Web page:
SENECA FALLS — The Seneca Falls Town Board on Tuesday night voted down a resolution expressing opposition to the National Women's Hall of Fame over its induction of actress Jane Fonda because of her controversial visit to Vietnam.
The resolution was defeated 4-1, with one abstention vote counting against. If passed, it would have ended any financial donations, cooperation or in-kind services from the town to the Hall.
More than 150 people attended the board's meeting Monday, with numerous speakers representing the Hall, local veterans groups, or just themselves speaking for or against the resolution over the course of nearly two hours.
Fonda visited North Vietnam in 1972 during the midst of the Vietnam War — a visit that included an infamous picture of her sitting atop an anti-aircraft gun — sparking widespread controversy that still did not sit well with many of the gathered veterans Tuesday.
Several current and former members of the Hall of Fame board spoke in support of Fonda's inclusion, and also highlighted the Hall's positive impact on both the town and the region's economy and reputation.
The Hall of Fame board's incoming and outgoing presidents, Betty Bayer and Kate Bennett, both also noted that the board does not have a role in the induction process. Rather, members of the public nominate potential inductees which are then reviewed by an independent panel of judges.
Bennett, speaking to the veterans in attendance, said there was "no question" that many Americans did not know how to be grateful for their service, and said Fonda — who Bennett said had a number of accomplishments beyond the controversy she since apologized for — was not the first or last controversial woman inducted into the hall.
Similarly, Bayer said Fonda's inclusion would partly serve as a mechanism to start a discussion for "emotional repair from historical events."
Multiple Vietnam veterans, conversely, described Fonda as "treasonous," and said her inclusion in the Hall was disrespectful to them.
Seneca Falls Veterans of Foreign Wars Post 1323 Commander David Ostroski said that, years after the war, its veterans were still not respected, and Fonda's inclusion — which he said he would never step foot in the Hall over — is another instance of that.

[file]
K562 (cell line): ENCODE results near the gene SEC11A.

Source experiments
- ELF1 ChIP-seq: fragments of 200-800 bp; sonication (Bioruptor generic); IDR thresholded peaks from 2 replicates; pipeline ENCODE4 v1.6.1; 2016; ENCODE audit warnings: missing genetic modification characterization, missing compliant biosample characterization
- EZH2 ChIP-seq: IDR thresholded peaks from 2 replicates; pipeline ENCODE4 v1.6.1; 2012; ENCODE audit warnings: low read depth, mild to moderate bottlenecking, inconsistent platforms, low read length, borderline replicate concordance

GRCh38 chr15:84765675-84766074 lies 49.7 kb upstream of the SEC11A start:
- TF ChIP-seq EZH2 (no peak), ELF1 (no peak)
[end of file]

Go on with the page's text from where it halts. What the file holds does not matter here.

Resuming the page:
"To put her picture there is disrespectful to us, to every veteran,"Ostroski said.
A common theme among several veteran speakers was that there are plenty of other women more worthy of inclusion than Fonda.
Veteran Vernon Brewer II, echoing similar comments from fellow veteran Gene Simes, suggested nurses who tended to wounded in Vietnam or the mothers who lost sons to the conflict should be included over Fonda, saying she treated prisoners of war during her visit like "scum."
"How could anyone nominate this woman in the Hall of Fame?" Brewer asked.
When it came time to vote, several board members said they didn't care for Fonda, but their primary reason in voting against it was that it was not the town government's place to dictate what a private entity like the Hall decides to do.
"We shouldn't be put in this position," Avery said.
Board member Doug Avery also said the text of the resolution was flawed, as it mischaracterized an approximately $250,000 donation from the town and an approximately $420,000 transfer to the Hall.
The donation, Avery said, referring to Bayer's comments, was a match to help the grant secure a $2.5 million grant that later turned into $8 million in investments. For the $420,000, the town was only acting as a pass through for a grant from the state.
Board member Lou Ferrara read a letter from a fellow veteran and a former Seneca Falls resident that he said convinced him to vote against it.
The letter Ferrara read said the town did not need to vote for the resolution, as Fonda already "knows how much contempt veterans have for her."
Ferrara also became emotional when reading a list of friends he had known as a boy that were lost to the war, and said they had died to protect the freedom for Americans to do what they feel is right.
Supervisor Greg Lazzaro, who introduced the resolution last week, read his own letter from a Texas resident whose father died in Vietnam.
The letter said the "angst and fury" people feel toward Fonda is justified, and said that Fonda's apology more than a decade after her visit was meaningless. The letter ended by suggesting that Sharon Lane, the only combat nurse in Vietnam killed by direct fire, be inducted over Fonda.
Ultimately, the resolution was defeated, with only Lazzaro voting in support for it. Board member Dave DeLelys abstained, saying he could not in good conscience vote for or against it.